Five Minutes with Antoine Dréan(2)

Sovereign wealth funds and large public pensions are shaking up the industry by increasingly seeking direct investments, says Antoine Dréan, founder of placement agent Triago and online platform Palico.

What are the challenges you face both on the Triago fundraising side and on the Palico side of your businesses?

On the fundraising side, people say it takes about 21 months on average to raise a fund. That number is really the combination of six months on one hand and basically infinite months on the other. The Triago team’s biggest challenge is understanding the implications of that bifurcated market and then accurately advising clients on strategy. Palico’s challenge is getting people to understand that there is a new way of making connections via a self-help, regulated online marketplace that’s for everyone. Those who have actually tried it – and there are already 1200 entities in 62 countries – love it. But it’s new, so a lot of people are working the old fashioned way and that’s fine. 

How might the industry change as investors add private equity exposure or increase it?

Everyone is now putting money into private equity. We’re even talking about retail investors now. The bad news for private equity groups is that the biggest source of new capital – sovereign wealth funds and large public pensions – are increasingly going direct. This is the case for Qatar Investment Authority, Abu Dhabi Investment Authority, the Canadian Pension Plan Investment Board and others. They won’t replace traditional fund investment by direct exposure completely, but they will probably allocate a lot of money to deals and only invest with private equity groups that can bring them good ideas and deal flow.

Do you expect the 2 and 20 model to change anytime soon?

If you’re an LP and you have the choice between a great team that will charge you 2 and 20 and an average team charging 1 and 10, you’re going to go for the 2 and 20. To successfully fundraise, you need to be a good group, and they can pretty much ask for what they’ve been asking for over the last 10, 20 and 30 years, with just minor changes at the margin.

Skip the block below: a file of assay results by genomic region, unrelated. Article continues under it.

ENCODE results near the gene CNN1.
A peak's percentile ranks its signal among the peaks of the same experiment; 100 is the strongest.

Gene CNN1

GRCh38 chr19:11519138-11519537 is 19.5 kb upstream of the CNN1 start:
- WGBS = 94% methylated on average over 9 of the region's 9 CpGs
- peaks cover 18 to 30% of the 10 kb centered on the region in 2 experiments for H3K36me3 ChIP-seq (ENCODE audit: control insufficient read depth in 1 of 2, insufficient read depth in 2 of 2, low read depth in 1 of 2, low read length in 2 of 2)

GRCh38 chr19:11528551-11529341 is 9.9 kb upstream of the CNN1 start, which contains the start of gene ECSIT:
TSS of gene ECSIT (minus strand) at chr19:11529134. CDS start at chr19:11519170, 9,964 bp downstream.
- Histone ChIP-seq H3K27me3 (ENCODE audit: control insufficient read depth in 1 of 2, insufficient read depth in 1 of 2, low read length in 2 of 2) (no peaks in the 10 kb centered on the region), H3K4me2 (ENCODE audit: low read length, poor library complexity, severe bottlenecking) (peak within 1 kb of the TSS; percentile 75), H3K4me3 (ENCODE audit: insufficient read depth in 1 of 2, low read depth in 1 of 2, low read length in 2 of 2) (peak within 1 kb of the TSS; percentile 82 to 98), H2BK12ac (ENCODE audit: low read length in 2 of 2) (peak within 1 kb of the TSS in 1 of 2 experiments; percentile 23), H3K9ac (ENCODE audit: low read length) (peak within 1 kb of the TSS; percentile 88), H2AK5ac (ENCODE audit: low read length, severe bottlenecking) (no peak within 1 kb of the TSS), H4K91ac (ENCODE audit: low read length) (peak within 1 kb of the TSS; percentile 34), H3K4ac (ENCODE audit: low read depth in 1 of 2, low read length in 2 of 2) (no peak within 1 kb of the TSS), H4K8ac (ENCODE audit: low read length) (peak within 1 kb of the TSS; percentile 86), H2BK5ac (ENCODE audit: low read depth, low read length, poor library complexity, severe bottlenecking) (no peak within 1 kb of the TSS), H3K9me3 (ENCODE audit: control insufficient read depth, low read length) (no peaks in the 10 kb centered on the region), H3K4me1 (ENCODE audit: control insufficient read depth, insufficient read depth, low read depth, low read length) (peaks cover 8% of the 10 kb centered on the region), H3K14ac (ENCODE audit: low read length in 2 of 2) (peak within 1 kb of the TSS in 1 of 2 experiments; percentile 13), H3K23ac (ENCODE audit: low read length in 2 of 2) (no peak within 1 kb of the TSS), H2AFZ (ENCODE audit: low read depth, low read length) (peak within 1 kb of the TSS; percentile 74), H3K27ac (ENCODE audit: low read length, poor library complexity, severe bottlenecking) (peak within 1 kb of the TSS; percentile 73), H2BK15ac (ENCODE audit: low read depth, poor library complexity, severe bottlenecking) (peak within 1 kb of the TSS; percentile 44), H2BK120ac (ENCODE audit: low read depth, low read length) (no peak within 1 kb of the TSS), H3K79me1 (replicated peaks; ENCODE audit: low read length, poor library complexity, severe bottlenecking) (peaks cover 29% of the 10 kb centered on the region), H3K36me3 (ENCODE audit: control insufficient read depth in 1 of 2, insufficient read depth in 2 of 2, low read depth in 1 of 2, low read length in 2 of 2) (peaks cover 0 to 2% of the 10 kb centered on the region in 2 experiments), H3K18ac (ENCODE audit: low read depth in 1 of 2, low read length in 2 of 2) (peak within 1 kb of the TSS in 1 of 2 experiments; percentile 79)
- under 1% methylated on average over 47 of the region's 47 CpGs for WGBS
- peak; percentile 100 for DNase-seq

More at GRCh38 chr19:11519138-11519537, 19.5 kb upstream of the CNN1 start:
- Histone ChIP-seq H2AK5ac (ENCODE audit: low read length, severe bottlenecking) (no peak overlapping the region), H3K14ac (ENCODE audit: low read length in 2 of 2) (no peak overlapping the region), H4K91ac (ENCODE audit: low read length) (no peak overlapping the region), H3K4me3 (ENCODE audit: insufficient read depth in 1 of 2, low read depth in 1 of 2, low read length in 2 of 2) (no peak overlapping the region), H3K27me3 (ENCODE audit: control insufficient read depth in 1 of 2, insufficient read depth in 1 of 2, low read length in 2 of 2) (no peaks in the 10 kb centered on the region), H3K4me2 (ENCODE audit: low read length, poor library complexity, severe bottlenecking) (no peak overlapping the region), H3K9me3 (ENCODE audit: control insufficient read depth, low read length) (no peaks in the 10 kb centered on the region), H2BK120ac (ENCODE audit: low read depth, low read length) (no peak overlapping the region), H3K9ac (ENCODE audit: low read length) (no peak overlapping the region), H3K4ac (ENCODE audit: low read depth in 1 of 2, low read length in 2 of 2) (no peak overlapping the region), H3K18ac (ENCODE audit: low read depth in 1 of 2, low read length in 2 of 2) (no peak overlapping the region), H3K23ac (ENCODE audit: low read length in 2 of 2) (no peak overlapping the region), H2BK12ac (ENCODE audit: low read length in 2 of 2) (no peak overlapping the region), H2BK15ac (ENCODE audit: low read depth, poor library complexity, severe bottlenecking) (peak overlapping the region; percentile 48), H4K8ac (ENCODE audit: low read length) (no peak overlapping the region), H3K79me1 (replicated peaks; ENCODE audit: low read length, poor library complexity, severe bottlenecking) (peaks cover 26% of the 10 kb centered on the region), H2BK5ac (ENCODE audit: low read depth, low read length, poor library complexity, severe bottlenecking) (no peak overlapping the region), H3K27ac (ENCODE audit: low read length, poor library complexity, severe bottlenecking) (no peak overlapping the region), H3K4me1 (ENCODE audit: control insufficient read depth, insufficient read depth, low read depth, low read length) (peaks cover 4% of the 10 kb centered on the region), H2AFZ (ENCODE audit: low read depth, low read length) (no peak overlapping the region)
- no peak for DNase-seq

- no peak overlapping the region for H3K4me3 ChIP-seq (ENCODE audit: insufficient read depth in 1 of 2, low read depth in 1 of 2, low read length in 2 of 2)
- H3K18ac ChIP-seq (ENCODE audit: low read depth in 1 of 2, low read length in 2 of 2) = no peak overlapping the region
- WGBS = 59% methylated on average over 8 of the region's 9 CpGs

Where do you see the fund of funds model going in the future?

You will see further mergers in the fund of funds business because some of these guys have lost their clients. Many LPs now are investing directly into funds and are avoiding the fund of funds stage. We’re seeing some big funds of funds that are great everywhere except in say Asia, and so they’re looking for a group to buy over there. Some funds of funds want economies of scale. Whether you’re managing $10 billion or $50 billion means pretty much the same thing as far as headcount. Also, as LPs look for low cost ways to increase their firepower, some public pension funds, notably in the UK, are exploring the idea of essentially becoming funds of funds for smaller public schemes. That’s an idea that may gain traction.

What are some of your predictions for the private equity market in 2014 and 2015?

2014 and 2015 should be pretty good years on the investment side because there will be less competition for deals. Why is that? Because some of the people that have been trying to raise money for a year or two and that are failing – or have failed – won’t be around. The second reason, which is a bit more technical, is that most of today’s dry powder was raised in 2007 and 2008 for a five-year investment period. That means that most of the hot money is going to vanish within the next three to 15 months.